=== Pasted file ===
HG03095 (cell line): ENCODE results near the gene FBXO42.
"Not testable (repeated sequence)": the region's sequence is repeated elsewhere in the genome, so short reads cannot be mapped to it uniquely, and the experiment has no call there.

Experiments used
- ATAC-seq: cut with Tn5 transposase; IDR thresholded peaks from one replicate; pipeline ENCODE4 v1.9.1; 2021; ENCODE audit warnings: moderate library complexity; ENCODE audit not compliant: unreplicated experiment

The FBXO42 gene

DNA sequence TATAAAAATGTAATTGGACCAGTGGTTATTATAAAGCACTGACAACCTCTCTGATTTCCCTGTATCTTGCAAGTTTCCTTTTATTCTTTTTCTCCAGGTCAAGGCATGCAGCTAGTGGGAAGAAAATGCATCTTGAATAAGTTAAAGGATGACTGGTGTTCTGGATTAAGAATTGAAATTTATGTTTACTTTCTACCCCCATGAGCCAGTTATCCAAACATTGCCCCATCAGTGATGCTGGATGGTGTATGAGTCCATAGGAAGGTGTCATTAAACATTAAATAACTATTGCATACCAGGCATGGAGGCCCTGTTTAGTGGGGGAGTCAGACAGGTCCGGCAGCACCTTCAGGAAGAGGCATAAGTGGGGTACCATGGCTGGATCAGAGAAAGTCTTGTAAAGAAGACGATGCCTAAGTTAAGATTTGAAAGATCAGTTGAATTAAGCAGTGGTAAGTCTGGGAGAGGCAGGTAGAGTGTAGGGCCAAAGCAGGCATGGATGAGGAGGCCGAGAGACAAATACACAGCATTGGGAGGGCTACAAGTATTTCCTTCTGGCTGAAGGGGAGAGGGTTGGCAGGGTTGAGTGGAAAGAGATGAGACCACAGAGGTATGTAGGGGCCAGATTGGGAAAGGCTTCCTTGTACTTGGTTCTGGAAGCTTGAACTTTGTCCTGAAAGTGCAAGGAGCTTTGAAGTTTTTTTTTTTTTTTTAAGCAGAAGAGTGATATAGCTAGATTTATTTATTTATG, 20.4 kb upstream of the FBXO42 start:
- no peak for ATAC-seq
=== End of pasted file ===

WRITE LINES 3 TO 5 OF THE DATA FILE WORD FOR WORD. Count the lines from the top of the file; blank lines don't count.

Experiments used
- ATAC-seq: cut with Tn5 transposase; IDR thresholded peaks from one replicate; pipeline ENCODE4 v1.9.1; 2021; ENCODE audit warnings: moderate library complexity; ENCODE audit not compliant: unreplicated experiment

The FBXO42 gene